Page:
a-matter-4
Celestial trials have the most impressive courtrooms

Source

Meanwhile, in our own world, June has enlisted the help of a doctor friend of hers, Dr Reeves (Livesey, of Colonel Blimp-fame), as her new love is suffering headaches and possible hallucinations after jumping from a plane without a parachute… Naturally, the medical professional diagnoses Peter with head trauma and recommends surgery, to coincide with the patient’s heavenly trial.

a-matter6
Which leads to some beautiful shots!

Source

This was a beautiful and engaging film which we completely loved. The relationship between Peter and June is lovely, although a bit hasty. She’s either very wonderful or very naïve to stick by him when he starts talking crazy after they’ve known each other for all of a day. The trial becomes very political, and much of the criticism against England from the USA could have been modern criticism against the US, which is very interesting to observe (especially given the newly instated president..). It’s like both countries have a history of proclaiming themselves above others and trying to impose their rules on other nations…

The sets are beautiful and impressive, especially on the other plane.

a-matter7
Such as the stairway, or escalator, to heaven, for instance

Source

In a way, this film is like an opposite Wizard of Oz, as our world is in glorious technicolor while the other world is in drab black and white. Then again, our world is supposed to be the desirable one so it makes sense. A Matter of Life and Death has humour, excitement, adventure, romance, political undertones, history lessons, camp Frenchmen and gorgeous shoes! What’s not to love?

a-matter8
A film so good it has its own stamp!

Source

What we learned: make sure you have a law degree before cheating death. Also, we have found the winners of the mannequin challenge of 1946!

Next time: La Belle et la Bête/Beauty and the Beast (1946)

PS: confused about the numbering on this? Check out this disclaimer!

#37b (or something) The Thin Man

Watched: January 16 2017

Director: W.S. Van Dyke

Starring: William Powell, Myrna Loy

Year: 1934

Runtime: 1h 31min

Disclaimer: This film was added at 37th place (chronologically) after we had already reached (the old) no. 71 (now no. 73) and as such we throw it in here. The next post will be #74 but that does not mean we’ve skipped #72 and #73. Confused? Read this disclaimer. We’re sure it’ll explain everything.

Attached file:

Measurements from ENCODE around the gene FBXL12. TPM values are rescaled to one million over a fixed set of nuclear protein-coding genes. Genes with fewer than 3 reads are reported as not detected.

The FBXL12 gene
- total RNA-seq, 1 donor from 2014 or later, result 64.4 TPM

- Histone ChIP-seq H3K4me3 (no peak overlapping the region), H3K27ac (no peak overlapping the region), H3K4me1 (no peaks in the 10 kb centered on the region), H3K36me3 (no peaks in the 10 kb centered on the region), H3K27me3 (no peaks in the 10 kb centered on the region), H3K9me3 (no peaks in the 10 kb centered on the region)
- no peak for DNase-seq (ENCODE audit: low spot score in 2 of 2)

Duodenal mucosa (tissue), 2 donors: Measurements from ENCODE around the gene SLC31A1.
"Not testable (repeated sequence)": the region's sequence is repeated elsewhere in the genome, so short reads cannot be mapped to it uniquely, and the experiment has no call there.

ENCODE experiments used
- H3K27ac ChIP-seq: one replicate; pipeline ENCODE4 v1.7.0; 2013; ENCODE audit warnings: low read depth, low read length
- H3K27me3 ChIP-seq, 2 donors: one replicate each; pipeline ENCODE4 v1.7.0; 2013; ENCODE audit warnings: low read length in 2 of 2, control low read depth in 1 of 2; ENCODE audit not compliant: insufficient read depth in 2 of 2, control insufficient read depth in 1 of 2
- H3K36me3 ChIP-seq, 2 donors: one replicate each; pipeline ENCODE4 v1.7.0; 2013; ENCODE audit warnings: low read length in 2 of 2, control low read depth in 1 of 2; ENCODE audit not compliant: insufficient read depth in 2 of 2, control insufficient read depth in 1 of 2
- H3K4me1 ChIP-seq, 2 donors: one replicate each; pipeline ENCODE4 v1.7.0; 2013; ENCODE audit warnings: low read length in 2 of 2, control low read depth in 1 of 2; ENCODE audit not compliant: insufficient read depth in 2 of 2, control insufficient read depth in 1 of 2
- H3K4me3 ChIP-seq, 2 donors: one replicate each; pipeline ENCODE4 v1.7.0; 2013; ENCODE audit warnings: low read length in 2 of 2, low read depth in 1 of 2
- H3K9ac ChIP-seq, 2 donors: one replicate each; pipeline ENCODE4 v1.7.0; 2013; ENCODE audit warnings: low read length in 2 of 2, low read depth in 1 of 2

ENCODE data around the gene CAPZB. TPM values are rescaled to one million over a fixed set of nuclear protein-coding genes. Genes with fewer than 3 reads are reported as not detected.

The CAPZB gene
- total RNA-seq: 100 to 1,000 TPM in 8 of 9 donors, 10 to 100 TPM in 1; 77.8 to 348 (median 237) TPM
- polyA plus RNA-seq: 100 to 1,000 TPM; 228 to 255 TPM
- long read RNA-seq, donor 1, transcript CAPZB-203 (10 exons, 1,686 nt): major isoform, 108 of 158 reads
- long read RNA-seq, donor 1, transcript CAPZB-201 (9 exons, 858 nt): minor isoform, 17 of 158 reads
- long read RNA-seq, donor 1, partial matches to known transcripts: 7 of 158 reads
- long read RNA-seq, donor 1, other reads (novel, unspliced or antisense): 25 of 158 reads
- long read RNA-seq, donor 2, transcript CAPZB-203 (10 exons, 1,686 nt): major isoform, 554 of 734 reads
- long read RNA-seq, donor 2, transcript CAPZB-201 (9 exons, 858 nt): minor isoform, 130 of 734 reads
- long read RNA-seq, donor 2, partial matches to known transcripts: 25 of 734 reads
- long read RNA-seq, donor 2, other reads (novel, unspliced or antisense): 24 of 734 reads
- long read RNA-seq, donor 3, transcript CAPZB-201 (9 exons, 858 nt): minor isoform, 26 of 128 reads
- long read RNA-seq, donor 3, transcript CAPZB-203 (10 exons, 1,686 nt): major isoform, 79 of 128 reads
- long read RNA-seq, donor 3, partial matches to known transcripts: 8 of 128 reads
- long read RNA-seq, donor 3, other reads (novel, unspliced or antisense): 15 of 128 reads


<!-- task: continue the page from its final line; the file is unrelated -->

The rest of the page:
thin-man

Source

We’re so glad this one made the list! Sister the Oldest has seen this one before and loved it then as she loves it now. It’s a boozy adventure of the best kind, with wonderful characters and banter.

Nick Charles (Powell) is a retired private detective, enjoying a life of leisure, and copious amounts of cocktails, with his charming and charmingly rich wife, Nora (Loy), and their terrier, Asta.

thin-man2
“These are just my breakfast drinks!”

Source

An old acquaintance, Dorothy Wynant, approaches the former detective as she suspects her father is in trouble, but Nick refuses to take the case, on account of the retirement and all. However, soon after, Mr Wynant’s secretary is killed and the plot thickens considerably when Dorothy’s father, who’s missing, becomes the chief suspect. Nick, egged on by Nora who thinks all this detective business terribly exciting, takes time between cocktails to look into the matter.

THIN MAN, THE
Clink!

Source

The Thin Man is one of the funnest, booziest mystery comedies you’ll ever see. There are eccentric characters, dysfunctional families and lots and lots of drinks. The quick banter between Nick and Nora is magical, and their relationship is something to aspire to (in its own way). In addition, Nora has the best fashion sense, and the the dog is adorable. This film should be everyone’s traditional Christmas viewing, along with Gremlins and Die Hard, of course. Enjoy!

thin-man3
True love!

Source

What we learned: We need to purchase lots of stripy chiffon. Also, do NOT make this film into a drinking game where you try to keep up with Nick…

Next time: A Matter of Life and Death (1946)

Disclaimer About Numbering

Since Edgar Wright’s list (though magical) is in flux and he is constantly adding and removing films as he finds new favourites, our numbering system is subject to change.